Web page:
What does it mean to be a priest?

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The priest as a spiritual father is the compass leading the people to righteousness, to virtuous path to God. He protects the Christian identity in all its complexities by educating our religious sense as Fr Giussani teaches. The faith community is as strong, stable, and capable in mission,, vocation, and charitable activities as the leaders are willing to lead.  A "high ecclesiology," if you will, shows us that the priest is gateway to the faith and he shows the way to salvation; but a priest can only be a gateway if he has the people who form the walls and is aware that Christ is the foundation. Too often these days the Catholic priest is not a man of prayer, learning, culture, good humor; many priests have lost a sense of heroic virtue.

How does the priest address the needs of the faithful today? Can the priest answer the questions being asked by the faithful and those seeking to know God,or at least willing to do the work needed to answer these questions? What type of witness needed today by the priest viz. the culture, media, and politics, so that we are happy, healthy and loving Christians? What are the concrete ways can we focus on God? How do Christians face nihilism with faith, hope and charity? What does it mean to be a person --and not merely an individual-- realizing that the person is a part of a whole who glorifies God?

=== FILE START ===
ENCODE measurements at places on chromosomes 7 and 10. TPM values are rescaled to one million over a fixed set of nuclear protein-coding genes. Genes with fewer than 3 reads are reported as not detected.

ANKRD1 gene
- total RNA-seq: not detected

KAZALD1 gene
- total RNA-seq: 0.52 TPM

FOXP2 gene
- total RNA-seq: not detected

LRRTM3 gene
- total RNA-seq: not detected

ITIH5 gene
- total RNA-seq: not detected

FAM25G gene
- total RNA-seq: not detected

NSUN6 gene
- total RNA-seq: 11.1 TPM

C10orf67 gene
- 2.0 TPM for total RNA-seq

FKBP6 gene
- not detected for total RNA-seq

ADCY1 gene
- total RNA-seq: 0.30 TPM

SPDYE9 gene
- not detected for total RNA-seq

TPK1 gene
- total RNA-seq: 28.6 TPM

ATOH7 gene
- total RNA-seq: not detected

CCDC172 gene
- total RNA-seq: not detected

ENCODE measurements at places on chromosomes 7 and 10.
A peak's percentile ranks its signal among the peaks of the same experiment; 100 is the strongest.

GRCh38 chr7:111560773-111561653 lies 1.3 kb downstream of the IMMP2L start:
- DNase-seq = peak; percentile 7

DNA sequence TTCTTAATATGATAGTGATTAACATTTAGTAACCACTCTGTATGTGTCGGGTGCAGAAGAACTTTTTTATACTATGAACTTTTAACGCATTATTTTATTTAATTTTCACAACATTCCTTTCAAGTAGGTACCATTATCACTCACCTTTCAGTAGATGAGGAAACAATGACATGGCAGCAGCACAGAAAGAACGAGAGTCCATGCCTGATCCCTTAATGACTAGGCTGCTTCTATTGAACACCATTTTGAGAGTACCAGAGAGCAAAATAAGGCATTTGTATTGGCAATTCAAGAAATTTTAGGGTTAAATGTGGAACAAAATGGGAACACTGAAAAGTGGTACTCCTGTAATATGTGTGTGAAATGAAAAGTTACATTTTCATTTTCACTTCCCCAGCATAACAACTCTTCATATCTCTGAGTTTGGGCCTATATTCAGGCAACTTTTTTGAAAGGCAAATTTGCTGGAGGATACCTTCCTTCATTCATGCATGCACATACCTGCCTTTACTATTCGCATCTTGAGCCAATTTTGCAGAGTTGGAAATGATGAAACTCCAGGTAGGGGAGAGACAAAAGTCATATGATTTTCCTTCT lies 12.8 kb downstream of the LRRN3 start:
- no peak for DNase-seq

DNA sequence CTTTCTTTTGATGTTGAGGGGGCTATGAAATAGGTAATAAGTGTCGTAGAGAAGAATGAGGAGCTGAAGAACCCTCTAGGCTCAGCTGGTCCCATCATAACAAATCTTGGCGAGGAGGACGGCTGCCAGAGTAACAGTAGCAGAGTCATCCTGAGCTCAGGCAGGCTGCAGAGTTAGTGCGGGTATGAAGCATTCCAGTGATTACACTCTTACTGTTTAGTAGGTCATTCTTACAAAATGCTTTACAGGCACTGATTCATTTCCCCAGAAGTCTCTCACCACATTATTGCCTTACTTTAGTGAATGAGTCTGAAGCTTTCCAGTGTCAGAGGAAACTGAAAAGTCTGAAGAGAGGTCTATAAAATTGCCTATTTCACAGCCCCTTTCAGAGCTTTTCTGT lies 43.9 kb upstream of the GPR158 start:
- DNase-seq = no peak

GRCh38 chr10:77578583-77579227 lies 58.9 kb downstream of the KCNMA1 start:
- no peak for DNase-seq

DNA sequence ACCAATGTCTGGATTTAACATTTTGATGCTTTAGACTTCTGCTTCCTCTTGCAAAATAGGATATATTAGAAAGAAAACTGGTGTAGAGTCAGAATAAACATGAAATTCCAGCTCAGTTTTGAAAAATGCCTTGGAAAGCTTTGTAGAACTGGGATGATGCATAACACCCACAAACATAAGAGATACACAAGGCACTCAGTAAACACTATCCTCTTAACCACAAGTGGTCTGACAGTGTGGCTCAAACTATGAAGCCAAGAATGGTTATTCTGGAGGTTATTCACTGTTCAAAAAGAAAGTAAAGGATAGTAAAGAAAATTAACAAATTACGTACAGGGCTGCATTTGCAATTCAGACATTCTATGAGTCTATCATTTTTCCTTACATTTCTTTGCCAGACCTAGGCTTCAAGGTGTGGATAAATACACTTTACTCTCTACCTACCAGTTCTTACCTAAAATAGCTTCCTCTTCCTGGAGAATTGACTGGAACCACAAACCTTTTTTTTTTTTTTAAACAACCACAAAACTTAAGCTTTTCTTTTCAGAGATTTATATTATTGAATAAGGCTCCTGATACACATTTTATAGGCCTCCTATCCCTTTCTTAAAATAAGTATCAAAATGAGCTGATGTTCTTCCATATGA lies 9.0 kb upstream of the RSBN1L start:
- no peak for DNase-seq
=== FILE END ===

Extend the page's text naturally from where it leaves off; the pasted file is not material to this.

As you can tell, I am thinking about these things. What I am reading on this subject will make for another post, but I spent time listening to two presentations.
The first is an interview of an Armenian Orthodox bishop, Archbishop Yeghishé Gizirian, who in his retirement serves as the spiritual father of Saint Nersess Seminary, who talks about his vocation, prayer, friendship in "Hope from a joyful heart." Archbishop Gizirian answers who and what inspires him. He invites us to walk with him in the central themes of his life.

The second presentation was by Deacon Matthew of Saint John's Armenian Orthodox Church, San Francisco, in The Church and the priest. By now, Deacon Matthew is a priest, but what strikes me as impressive of Matthew, that is, inviting, is Matthew's credibility and humility. He's not self-assured, but he is confident in his call coming from Christ and the Mystical Body of the Christ, the Church.

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About the author

Paul A. Zalonski is from New Haven, CT. He is a member of the Fraternity of Communion and Liberation, a Catholic ecclesial movement and an Oblate of Saint Benedict. Contact Paul at paulzalonski[at]yahoo.com.



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This page contains a single entry by Paul Zalonski published on April 30, 2013 1:47 PM.

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Pope Francis' prayer intentions for May 2013 is the next entry in this blog.

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